Nonfiction > Harvard Classics > William Penn > Fruits of Solitude
William Penn. (1644–1718).  Fruits of Solitude.
The Harvard Classics.  1909–14.
Part I
121. If thou hast done an Injury to another, rather own it than defend it. One way thou gainest Forgiveness, the other, thou doubl’st the Wrong and Reckoning.  1
  122. Some oppose Honor to Submission: But it can be no Honor to maintain, what it is dishonorable to do.  2
  123. To confess a Fault, that is none, out of Fear, is indeed mean: But not to be afraid of standing in one, is Brutish.  3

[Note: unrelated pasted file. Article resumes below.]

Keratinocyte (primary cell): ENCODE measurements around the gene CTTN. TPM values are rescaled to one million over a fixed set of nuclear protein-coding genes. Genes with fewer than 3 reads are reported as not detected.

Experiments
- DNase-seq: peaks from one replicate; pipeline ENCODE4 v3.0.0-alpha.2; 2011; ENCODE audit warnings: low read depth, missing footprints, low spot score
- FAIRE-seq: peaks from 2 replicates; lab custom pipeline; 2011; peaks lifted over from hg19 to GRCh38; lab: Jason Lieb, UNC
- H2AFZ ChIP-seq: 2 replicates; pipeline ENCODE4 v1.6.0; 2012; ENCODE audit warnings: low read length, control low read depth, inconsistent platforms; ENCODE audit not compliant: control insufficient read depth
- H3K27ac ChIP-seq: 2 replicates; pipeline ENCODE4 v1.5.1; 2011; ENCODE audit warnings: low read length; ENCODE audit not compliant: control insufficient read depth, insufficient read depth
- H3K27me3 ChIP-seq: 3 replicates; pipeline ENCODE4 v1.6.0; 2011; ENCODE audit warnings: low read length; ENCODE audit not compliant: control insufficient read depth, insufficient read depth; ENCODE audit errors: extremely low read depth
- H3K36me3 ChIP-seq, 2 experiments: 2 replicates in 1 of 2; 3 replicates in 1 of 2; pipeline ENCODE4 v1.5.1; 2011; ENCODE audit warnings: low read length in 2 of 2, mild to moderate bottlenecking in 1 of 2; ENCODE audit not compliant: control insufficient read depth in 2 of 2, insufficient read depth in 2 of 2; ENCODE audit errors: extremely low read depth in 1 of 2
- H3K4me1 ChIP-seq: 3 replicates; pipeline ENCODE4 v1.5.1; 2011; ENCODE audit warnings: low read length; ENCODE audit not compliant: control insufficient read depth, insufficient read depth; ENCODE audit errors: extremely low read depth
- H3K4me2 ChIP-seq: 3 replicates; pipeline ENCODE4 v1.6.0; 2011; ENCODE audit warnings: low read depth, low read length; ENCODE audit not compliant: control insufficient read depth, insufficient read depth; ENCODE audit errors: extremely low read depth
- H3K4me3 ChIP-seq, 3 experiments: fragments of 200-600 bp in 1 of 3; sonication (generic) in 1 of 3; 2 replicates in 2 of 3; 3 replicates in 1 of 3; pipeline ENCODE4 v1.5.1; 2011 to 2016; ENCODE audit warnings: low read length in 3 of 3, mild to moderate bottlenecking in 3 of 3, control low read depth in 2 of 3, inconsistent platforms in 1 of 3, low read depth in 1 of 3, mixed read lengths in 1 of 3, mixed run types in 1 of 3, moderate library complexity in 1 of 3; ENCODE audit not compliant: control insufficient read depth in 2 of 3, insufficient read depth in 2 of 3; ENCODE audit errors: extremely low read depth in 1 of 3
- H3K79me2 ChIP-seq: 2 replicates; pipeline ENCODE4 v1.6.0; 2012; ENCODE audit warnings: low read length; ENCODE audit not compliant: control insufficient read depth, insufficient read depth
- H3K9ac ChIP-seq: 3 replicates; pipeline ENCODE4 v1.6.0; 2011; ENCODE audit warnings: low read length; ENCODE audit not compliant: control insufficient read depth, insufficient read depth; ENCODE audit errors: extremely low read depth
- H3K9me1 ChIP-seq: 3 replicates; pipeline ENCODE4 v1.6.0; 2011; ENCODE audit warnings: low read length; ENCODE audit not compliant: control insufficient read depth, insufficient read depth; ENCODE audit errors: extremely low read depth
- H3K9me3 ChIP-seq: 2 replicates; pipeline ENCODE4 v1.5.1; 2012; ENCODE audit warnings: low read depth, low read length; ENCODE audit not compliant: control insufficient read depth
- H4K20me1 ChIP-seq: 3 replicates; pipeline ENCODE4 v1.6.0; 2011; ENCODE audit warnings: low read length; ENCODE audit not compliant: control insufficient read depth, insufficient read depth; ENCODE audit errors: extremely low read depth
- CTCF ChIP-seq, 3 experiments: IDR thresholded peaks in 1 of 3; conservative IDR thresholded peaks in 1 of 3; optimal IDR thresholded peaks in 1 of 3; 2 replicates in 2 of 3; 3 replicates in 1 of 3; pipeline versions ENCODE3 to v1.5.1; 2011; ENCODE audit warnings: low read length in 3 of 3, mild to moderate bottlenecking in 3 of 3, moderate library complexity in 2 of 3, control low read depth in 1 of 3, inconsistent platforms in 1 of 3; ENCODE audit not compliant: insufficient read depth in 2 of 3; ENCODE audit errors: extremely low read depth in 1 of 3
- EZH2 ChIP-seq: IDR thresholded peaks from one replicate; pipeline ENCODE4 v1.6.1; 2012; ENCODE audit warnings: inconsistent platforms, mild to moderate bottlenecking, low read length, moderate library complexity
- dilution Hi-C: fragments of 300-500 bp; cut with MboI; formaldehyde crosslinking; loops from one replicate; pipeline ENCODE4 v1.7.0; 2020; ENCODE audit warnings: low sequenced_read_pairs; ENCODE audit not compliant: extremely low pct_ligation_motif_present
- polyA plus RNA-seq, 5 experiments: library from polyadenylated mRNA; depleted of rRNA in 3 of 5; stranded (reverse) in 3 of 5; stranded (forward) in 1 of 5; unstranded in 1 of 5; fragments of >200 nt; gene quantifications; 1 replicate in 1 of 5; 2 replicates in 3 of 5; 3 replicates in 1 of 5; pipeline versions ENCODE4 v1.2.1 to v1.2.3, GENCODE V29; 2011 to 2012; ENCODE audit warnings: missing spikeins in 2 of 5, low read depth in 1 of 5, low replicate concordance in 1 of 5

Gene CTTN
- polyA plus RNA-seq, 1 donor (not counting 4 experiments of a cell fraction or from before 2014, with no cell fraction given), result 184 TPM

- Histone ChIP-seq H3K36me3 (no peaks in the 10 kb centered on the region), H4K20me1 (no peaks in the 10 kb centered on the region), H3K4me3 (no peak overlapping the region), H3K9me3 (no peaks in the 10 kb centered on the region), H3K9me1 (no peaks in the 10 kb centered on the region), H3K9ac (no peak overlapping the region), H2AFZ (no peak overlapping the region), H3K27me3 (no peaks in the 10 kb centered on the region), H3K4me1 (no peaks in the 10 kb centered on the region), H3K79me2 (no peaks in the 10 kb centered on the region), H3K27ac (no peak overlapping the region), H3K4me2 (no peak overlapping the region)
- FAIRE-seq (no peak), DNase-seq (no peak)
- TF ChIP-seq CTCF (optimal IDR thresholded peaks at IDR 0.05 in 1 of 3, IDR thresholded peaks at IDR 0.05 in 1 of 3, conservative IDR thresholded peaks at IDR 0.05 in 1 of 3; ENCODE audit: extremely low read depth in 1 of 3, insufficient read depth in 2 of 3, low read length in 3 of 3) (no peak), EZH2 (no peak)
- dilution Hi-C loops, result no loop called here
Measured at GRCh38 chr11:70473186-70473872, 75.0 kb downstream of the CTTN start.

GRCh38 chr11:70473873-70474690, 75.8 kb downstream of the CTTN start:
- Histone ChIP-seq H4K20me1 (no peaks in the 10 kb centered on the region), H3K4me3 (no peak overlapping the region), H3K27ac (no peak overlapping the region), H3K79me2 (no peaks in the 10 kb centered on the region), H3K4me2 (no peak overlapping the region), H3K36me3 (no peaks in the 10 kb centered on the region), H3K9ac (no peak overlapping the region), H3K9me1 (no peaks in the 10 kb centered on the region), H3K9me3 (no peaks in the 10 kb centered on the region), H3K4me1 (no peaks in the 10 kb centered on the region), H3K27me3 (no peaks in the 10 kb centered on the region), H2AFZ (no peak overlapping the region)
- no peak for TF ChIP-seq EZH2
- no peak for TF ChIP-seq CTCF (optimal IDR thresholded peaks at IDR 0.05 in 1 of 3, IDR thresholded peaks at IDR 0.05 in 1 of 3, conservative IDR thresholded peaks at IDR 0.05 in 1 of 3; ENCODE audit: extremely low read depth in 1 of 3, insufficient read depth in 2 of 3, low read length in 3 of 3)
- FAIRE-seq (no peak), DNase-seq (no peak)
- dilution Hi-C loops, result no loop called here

124. We should make more Haste to Right our Neighbor, than we do to wrong him, and instead of being Vindicative, we should leave him to be Judge of his own Satisfaction.  4
  125. True Honor will pay treble Damages, rather than justifie one wrong with another.  5
  126. In such Controversies, it is but too common for some to say, Both are to blame, to excuse their own Unconcernedness, which is a base Neutrality. Others will cry, They are both alike; thereby involving the Injured with the Guilty, to mince the Matter for the Faulty, or cover their own Injustice to the wronged Party.  6
  127. Fear and Gain are great Perverters of Mankind, and where either prevail, the Judgment is violated.  7


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